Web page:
There are basically two solutions to the European debt crisis. One, someone can show up with really deep pockets and bail out all the countries. Or, two, the European Central Bank can create a bunch of money and loan it to the countries who need it. The problem is there's a barrier blocking both these potential solutions — a certain European country known for its beer and brats: Germany.
Iranian President Mahmoud Ahmadinejad waves in Pakdasht, southeast of Tehran, Nov. 23. Ahmadinejad on Wednesday said he was surprised at European moves to isolate Tehran's central bank.
Credit Atta Kenare / AFP/Getty Images
Iranians shout slogans during a demonstration outside the British Embassy in Tehran, Nov. 29. New British sanctions against Iran's central bank sparked the recent protests. Now, the U.S. is considering even tougher measures.
Iran has been dealing with economic sanctions for years, but the country could soon face measures tougher than anything it has encountered before: Legislation moving through the U.S. Congress would target the central bank of Iran, with the likely effect of severely limiting Iran's oil exports.
Such sanctions would almost certainly damage Iran's economy. The challenge would be to make sure other countries are not hurt as well, given the fragile state of the global economy and the tight global oil market.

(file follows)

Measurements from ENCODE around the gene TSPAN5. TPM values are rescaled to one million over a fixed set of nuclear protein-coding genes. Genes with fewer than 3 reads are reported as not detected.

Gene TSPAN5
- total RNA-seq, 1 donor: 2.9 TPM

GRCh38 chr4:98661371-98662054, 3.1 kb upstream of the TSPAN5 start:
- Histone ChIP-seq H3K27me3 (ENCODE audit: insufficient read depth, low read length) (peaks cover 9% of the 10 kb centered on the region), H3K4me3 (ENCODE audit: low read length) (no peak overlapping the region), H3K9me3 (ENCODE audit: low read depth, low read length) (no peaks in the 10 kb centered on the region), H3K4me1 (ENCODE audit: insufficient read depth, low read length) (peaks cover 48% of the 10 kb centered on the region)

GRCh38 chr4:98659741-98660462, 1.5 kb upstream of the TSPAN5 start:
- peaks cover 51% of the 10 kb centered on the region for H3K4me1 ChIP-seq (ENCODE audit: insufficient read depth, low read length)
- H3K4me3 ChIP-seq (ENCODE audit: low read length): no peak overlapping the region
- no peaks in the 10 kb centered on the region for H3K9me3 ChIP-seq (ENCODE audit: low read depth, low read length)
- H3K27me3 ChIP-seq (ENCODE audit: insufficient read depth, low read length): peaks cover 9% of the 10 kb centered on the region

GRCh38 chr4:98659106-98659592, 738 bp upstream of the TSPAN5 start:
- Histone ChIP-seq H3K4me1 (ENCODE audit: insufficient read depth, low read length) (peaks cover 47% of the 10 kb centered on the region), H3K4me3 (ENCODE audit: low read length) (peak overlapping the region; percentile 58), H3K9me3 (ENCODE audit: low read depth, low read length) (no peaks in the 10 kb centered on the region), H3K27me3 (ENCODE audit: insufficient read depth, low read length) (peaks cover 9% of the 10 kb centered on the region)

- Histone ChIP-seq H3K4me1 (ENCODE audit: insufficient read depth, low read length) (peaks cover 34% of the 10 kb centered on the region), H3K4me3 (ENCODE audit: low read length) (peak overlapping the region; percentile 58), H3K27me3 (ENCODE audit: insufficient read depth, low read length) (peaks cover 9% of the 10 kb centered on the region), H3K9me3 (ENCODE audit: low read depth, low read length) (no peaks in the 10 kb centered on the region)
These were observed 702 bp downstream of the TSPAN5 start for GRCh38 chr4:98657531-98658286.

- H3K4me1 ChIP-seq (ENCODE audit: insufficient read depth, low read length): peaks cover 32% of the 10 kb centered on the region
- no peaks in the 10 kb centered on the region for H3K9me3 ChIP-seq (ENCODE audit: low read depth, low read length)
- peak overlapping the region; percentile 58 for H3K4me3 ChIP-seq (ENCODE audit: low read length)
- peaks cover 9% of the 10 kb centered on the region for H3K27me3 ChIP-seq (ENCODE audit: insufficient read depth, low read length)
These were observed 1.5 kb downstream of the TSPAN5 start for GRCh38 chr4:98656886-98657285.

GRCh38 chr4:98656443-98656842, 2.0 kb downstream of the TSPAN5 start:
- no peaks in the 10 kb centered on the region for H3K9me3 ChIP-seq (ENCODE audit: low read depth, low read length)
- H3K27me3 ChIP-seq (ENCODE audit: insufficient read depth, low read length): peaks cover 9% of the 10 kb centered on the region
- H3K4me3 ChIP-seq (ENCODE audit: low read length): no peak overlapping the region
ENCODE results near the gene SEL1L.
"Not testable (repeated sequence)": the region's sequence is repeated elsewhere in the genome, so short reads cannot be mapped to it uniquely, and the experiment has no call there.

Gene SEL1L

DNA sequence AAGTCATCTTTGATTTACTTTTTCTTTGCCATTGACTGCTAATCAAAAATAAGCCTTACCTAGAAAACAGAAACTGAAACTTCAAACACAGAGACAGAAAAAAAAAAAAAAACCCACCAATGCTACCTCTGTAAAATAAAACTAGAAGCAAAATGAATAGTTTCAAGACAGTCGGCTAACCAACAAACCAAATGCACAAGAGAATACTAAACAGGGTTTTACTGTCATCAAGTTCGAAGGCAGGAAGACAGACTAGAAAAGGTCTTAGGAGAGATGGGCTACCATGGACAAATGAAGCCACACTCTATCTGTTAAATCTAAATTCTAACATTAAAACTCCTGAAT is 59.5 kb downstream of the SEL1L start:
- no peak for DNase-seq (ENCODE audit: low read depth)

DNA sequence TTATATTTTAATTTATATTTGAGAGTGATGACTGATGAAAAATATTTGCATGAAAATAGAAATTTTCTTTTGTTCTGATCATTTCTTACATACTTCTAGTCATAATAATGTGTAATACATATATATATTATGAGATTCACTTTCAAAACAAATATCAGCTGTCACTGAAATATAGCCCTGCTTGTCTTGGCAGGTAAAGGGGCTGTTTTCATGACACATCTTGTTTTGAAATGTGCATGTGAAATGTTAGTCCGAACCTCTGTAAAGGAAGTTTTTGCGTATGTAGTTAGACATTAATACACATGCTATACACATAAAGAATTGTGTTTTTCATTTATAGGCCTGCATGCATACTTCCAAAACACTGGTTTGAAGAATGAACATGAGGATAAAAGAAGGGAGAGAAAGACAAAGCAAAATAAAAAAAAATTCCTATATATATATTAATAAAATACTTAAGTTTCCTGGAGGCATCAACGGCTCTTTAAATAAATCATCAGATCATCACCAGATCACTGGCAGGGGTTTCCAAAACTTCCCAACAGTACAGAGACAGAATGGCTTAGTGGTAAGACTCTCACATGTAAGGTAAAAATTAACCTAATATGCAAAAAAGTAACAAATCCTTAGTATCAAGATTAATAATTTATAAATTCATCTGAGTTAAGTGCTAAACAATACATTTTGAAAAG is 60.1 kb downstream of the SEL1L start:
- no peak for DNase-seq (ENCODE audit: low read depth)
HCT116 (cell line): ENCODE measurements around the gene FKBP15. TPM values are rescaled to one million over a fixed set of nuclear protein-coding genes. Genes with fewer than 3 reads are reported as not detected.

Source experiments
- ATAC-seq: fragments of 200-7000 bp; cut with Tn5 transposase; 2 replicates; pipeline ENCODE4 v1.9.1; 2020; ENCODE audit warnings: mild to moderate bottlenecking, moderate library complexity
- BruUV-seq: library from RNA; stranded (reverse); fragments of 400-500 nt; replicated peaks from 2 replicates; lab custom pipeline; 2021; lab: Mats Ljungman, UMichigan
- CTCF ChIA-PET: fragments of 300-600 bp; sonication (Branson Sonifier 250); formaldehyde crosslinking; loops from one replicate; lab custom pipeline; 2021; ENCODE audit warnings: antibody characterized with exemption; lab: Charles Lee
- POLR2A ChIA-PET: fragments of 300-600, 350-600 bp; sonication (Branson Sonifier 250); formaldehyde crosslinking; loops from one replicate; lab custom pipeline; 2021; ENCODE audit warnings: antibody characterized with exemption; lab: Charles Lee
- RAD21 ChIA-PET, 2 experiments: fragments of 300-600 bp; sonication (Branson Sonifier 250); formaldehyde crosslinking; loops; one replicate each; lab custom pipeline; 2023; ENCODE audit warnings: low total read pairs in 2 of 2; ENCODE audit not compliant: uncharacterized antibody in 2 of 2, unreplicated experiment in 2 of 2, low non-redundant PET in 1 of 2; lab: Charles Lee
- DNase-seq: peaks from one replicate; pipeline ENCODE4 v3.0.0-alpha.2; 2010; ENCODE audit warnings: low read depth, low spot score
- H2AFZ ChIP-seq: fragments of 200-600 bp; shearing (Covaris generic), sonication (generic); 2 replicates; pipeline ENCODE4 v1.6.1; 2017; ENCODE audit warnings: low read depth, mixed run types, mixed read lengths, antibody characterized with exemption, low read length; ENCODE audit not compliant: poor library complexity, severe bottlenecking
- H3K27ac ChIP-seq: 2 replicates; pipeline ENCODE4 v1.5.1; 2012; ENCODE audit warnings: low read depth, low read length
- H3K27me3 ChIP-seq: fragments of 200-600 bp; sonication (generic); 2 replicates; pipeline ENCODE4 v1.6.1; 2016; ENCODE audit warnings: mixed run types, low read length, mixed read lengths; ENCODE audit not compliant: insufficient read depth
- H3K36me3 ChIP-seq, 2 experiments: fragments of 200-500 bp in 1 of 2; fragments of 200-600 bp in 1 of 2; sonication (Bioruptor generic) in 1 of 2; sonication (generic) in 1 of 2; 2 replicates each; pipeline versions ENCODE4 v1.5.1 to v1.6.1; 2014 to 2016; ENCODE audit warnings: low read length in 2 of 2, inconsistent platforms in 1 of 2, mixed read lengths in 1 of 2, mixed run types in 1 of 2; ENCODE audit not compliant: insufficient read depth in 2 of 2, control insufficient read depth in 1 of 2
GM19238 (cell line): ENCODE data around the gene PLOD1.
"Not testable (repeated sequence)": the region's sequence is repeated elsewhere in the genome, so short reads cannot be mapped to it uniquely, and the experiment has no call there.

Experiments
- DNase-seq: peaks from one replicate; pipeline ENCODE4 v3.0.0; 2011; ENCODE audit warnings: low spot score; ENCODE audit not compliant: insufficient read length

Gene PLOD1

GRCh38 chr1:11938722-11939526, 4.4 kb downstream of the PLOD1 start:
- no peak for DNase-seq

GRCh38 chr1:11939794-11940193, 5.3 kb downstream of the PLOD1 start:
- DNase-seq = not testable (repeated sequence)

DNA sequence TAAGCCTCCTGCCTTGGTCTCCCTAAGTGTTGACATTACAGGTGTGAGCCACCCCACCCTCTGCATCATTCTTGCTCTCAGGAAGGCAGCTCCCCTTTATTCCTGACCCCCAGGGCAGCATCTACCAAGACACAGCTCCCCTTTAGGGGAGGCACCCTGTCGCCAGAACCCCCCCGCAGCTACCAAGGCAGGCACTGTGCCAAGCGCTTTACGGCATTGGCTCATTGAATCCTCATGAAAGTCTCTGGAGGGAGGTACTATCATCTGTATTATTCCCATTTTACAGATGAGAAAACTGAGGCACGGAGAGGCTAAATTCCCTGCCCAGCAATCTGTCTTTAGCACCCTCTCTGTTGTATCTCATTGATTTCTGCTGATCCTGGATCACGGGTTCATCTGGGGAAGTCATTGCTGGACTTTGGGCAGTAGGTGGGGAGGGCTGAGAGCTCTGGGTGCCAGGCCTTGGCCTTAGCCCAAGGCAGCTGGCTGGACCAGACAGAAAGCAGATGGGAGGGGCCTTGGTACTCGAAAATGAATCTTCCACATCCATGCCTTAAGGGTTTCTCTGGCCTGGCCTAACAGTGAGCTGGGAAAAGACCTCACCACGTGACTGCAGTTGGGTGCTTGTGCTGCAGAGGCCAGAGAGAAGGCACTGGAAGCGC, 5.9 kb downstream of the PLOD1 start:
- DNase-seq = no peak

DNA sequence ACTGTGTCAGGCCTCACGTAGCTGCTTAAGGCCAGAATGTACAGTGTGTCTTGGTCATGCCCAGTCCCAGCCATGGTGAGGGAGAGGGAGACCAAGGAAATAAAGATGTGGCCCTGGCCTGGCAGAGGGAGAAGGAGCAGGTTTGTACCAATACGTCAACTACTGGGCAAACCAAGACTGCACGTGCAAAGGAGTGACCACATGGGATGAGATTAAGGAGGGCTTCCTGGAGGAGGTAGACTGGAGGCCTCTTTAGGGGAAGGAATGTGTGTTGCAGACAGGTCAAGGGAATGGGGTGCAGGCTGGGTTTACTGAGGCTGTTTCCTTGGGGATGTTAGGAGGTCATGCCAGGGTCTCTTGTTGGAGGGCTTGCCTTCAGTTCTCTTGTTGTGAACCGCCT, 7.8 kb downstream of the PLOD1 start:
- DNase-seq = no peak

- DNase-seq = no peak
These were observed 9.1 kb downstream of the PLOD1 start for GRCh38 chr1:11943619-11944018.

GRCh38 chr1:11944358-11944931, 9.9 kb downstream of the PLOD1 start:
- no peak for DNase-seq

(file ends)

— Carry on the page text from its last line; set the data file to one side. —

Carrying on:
A new Pennsylvania law could curb municipalities' ability to zone and regulate hydraulic fracturing — or "fracking." And that raises questions about how much say a local government should have over what goes on within its borders.
State lawmakers are grappling with how to update Commonwealth's decades-old Oil and Gas Act to catch up with a natural gas drilling boom.
Ken Harbaugh is a former Navy pilot and an NPR commentator.
When I was five, my father made a promise he never intended to keep. He had returned from a long trip, with presents. I got a fossilized shark tooth, and spent the next month asking about fossils.
At some point, my father made the mistake of describing a massive fossil bed somewhere in Germany. I begged him to take me. There were good reasons that could never happen. Dad knew nothing about fossils; Germany was far away; I was five. But I would not be deterred.
From NPR News, this is ALL THINGS CONSIDERED. I'm Guy Raz.
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President Obama took his call for payroll tax relief to Scranton, Pennsylvania today. It was his ninth visit to the state this year, underscoring the role that Pennsylvania will play in the 2012 election. The president told a crowd at Scranton High School that extending the payroll tax cut should trump partisan politics.
PRESIDENT BARACK OBAMA: Send your senators a message. Tell them - don't be a Grinch.